Photo courtesy Ken and Laura Jones

 “We were looking for bigger bodies,” said Otzelberger, who guided that 2021-22 team to the Sweet 16 to punctuate one of the biggest turnarounds in NCAA history. “Somebody who could come in and give us some impact on the frontline. I don’t know if we knew the depths of that and I also don’t know that when he came in here right away that it was immediate — that he just came in and said, ‘I’m going to do those things.’”

 Ups and downs ensued. Consistency proved to be elusive. But with time and thought, Jones found the grind to be a reward in itself. Whether running lines, or bounding up stairs, he resolved to win every time or exhaust himself trying. Often, he did both — and Otzelberger noticed. So did Jones’ teammates. And by his second season, he was being boisterously introduced as “Big Rob Energy” Robert Jones when he’d enter the game at the 17:30 mark of the first half at Hilton.

 “T.J. was the right coach at the right time when Robert needed that coach,” Ken Jones said.

 Laura Jones agreed.

 “We’re forever grateful,” she said. 

 Fast forward to Jones’ third year in the Cyclones’ program. He’s averaging a career-high 9.7 points and 5.1 rebounds while shooting a heady 71.6 percent from the field. Yet he’s not surprised. Nor is he impressed. 

 “If you do the hard work every day, it’s like growing taller,” Jones said. “Do you really feel older on your birthday, or do you feel taller the next day? You don’t, because it’s the same thing that you’ve been doing your whole life. So it’s hard for me to feel the hard work pay off because that’s just something I’ve done my whole life.”


 ISU has risen toward the top of KenPom’s advanced statistical ratings as the nonconference season winds down, but Jones’ effect on the Cyclones continues to ramp up. He’s humble yet driven, but not to produce showy statistics. Jones doesn’t desire accolades or adulation. He merely commands respect that’s rooted in helping his teammates get better in advance of another grueling Big 12 slate that starts Jan. 6 at Oklahoma.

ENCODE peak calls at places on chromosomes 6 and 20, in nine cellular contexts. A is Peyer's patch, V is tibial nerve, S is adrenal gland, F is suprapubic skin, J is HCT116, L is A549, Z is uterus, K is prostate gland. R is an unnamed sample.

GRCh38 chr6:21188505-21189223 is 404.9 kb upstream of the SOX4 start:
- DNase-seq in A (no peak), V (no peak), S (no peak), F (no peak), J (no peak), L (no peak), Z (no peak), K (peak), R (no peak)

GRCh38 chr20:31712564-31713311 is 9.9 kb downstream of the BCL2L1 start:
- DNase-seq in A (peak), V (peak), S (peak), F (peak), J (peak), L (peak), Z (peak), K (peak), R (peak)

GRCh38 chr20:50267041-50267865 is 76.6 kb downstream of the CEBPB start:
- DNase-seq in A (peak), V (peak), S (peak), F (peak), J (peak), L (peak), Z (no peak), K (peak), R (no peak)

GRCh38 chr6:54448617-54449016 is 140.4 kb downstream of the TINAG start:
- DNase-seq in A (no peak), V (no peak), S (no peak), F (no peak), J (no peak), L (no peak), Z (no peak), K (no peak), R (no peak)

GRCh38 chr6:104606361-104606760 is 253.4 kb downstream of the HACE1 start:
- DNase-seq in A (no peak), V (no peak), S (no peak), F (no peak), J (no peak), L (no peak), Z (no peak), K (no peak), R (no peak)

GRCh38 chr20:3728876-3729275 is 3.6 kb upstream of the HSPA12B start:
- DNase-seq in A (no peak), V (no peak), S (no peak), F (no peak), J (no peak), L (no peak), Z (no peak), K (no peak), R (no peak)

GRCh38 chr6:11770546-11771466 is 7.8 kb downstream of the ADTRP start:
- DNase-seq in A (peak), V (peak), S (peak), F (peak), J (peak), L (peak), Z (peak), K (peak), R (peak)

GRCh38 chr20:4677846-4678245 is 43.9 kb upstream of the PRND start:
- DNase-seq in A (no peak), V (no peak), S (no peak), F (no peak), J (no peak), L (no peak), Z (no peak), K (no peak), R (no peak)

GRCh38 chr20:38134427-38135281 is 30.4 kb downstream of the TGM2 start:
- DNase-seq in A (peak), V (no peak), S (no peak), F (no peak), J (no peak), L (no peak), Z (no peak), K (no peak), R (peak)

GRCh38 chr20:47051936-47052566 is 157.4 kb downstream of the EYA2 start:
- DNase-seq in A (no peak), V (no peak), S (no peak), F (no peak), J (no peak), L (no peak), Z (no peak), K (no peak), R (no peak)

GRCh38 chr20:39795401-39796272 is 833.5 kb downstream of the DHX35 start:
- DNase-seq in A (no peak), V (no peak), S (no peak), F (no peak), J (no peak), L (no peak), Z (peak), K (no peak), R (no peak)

“His voice maybe, at times, may be more impactful than the coaches’ (voices), because guys know that he’s been through it,” Otzelberger said. “He’s done it. He’s lived it. So when he says something, they know it’s very substantive. He’s never looking to cut a corner. He’s always looking to do the hard work and take the stairs. That really pays off for everybody in our program across the board.”

 And across other programs, too. ISU’s veteran women’s head coach Bill Fennelly attends plenty of men’s games and wishes more players played the game like Jones does.

 “The fans are drawn to him because our fans understand hard work,” Fennelly said. “They appreciate hard work. They appreciate someone that — yeah, they love great players, but I think they have a unique sense of (how) that guy is really important to the team, and that guy’s a lot like me. I show up every day. I do my job. Maybe I’m not the guy that gets the headlines, but my job, my team, my family doesn’t succeed without someone like that.”

 So the next time you hear “Big Rob Energy” bellowed over the PA before Jones takes the court, take heed of its deeper meaning. It’s based on his behind-the-scenes work. His peerless leadership. His commitment to helping others — both on the court and off of it, in the present and the past.

 In the fifth grade, Jones was selected to serve as a student ambassador at a naturalization ceremony for Bangladeshi Americans. As they became U.S. citizens, Jones spoke to commemorate the landmark occasion.

 “So he (was) kind of taking into account the whole community that he was in, not just himself,” Laura Jones said.

 Robert Jones didn’t fully grasp the gravity of the event, but he does remember feeling deeply honored to be involved. To help. To be trusted to speak.

 “It was really cool, because it taught me that my words have power,” Jones said. “It was really good, moving forward, knowing that what I say is going to mean a lot to certain people.”

 Now, those people are Cyclones. His teammates. His friends. His responsibility. Jones doesn’t need a tattoo to tell him that. He’s reminded of it every moment of every day.

 “I couldn’t be more proud of Rob Jones,” Otzelberger said presciently on media day. “I couldn’t be a bigger Rob Jones fan (or) more of a believer in him and how he elevates our program. People aren’t able to see every single day that impact. The only gauge is, well, this is what happens in a game, but so much of what we’ve accomplished to this point and what we’ll accomplish this year is a byproduct of how hard Rob works and what he demands of himself and his teammates.”